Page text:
Views are being sought from the public on whether or not places that serve food and drink outside of the home should show calorie information.
This could include on menus in pubs, restaurants, cafés, coffee shops and takeaways.
The review will also ask for views on:
- Which businesses and products should have to display calorie information
- What information should be displayed alongside calorie information
- Where the information should be displayed
- How businesses can put this into practice and whether they will face any issues or obstacles in doing so
“The purpose of calorie labelling is to make sure that people have clear and accurate information about the calorie content of the food and drink that they and their families are eating when dining out, so that they can make informed and healthy choices for themselves and their children,” the report said.
“Nearly one in four children in England are obese or overweight by the time they start primary school, and this rises to one in three by the time they leave primary school.”
Voicing their opinions
Those interested in voicing their opinions on mandatory calorie labelling can do so on the Government’s website.
Watchdogs and the Government have been discussing the implementation of mandatory calorie labelling in pubs and restaurants for several years.
However, the move has been widely criticised by the industry as well as trade representatives.
This month UKHospitality (UKH) warned, ahead of the Government’s consultation, that mandatory calorie labelling could have a significant impact on the hospitality sector, with small businesses at the most risk.
UKH chief executive Kate Nicholls said: “The knock-on effect would almost certainly mean prices go up and investment in business [would] go down.
“A blanket introduction of inflexible calorie labelling would represent a serious additional cost for businesses already facing tightening margins and economic instability.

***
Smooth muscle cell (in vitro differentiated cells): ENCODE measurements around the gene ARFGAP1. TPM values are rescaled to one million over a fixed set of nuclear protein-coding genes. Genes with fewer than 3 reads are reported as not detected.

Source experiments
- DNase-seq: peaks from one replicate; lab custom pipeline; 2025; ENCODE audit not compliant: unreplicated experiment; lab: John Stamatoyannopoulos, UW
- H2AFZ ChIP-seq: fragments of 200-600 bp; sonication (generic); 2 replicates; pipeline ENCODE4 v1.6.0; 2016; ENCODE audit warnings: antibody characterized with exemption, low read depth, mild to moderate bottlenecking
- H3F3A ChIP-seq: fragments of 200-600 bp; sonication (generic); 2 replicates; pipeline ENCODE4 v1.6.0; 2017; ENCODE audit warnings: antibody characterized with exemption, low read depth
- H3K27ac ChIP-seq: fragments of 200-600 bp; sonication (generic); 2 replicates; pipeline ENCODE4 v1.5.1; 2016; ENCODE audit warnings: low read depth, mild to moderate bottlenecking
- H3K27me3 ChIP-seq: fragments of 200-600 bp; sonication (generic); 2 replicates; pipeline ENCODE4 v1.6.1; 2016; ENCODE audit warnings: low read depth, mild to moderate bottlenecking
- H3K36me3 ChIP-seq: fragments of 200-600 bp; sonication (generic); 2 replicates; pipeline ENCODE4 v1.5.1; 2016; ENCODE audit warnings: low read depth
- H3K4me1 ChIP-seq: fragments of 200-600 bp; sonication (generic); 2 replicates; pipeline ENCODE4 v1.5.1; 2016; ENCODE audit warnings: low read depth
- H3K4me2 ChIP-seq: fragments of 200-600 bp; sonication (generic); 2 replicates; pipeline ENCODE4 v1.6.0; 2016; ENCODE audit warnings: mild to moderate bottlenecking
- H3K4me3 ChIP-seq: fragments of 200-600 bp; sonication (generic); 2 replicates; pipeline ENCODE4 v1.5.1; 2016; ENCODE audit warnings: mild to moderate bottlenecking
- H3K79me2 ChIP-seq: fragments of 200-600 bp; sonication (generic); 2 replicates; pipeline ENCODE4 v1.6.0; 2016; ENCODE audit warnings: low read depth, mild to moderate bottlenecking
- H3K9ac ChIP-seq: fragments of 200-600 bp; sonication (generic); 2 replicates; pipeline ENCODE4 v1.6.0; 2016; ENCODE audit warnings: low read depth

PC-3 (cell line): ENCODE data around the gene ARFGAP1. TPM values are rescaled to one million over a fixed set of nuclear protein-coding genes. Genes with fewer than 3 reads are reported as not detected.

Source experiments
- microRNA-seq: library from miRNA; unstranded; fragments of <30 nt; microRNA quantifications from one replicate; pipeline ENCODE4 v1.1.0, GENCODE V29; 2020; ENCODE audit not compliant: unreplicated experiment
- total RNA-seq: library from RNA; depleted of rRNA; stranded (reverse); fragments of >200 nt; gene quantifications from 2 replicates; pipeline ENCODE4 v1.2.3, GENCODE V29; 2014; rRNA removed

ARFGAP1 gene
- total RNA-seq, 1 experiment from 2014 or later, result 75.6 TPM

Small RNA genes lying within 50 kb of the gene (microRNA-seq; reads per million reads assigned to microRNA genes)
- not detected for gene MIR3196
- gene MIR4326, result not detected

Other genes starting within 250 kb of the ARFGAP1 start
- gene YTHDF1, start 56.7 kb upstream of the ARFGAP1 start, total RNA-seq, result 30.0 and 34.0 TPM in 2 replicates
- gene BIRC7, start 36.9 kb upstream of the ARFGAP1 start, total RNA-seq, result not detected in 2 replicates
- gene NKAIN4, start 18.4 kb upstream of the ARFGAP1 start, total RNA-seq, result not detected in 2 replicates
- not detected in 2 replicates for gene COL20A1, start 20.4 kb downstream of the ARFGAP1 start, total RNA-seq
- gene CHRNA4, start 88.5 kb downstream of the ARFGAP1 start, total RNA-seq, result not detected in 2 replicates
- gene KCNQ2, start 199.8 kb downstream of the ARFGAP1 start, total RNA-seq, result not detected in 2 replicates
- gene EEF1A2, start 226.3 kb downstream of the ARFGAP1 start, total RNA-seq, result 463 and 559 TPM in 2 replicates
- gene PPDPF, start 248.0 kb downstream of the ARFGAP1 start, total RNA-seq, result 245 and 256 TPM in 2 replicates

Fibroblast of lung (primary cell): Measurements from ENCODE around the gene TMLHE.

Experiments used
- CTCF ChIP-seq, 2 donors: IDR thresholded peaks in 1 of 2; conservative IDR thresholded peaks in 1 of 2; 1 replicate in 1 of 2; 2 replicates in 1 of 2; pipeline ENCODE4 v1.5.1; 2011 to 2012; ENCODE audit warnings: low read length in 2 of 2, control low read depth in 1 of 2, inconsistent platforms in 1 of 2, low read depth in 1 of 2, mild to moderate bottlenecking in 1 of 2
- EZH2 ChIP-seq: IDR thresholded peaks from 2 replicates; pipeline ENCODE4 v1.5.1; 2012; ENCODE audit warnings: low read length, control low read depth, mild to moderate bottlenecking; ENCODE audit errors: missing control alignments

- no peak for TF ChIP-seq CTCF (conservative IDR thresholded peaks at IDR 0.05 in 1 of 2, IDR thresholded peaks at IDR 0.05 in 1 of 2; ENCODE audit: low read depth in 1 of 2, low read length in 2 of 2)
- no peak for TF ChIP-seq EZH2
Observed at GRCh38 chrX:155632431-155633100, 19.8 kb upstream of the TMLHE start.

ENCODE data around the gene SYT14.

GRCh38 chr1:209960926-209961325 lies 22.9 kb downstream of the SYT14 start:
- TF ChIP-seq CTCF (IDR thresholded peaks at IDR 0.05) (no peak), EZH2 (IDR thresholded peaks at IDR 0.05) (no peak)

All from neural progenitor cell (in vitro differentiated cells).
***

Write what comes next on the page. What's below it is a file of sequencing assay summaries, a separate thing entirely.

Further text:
“It would also represent a considerable burden for those venues that change their menus regularly, some on a daily basis, to incorporate locally sourced produce, seasonal ingredients and specials.”
Meanwhile, the drinks trade rejected a health watchdog’s recommendations for alcohol labelling earlier this year.
Despite opposition from those in the on-trade, health bodies including the Royal Society for Public Health (RSPH) support the move.
Shirley Cramer, RSPH chief executive, said: “As a population, we are eating out more than ever before and from our previous research we know that the public often seek out calorie information for the food they are eating.
"We know that nutritional labelling provides an effective measure when helping individuals, parents and families to make healthier choices, and it is absolutely right that the government has launched this consultation on calorie labelling in places serving food and drink outside of the home.
“While we welcome these proposals, the Government must also continue to take forward other measures to tackle our increasingly 'obesogenic environment' including measures to encourage manufacturers to reformulate their product range, supporting Local Authorities to clamp down on the clustering of fast food takeaways and tackling price promotions and marketing of unhealthy products.”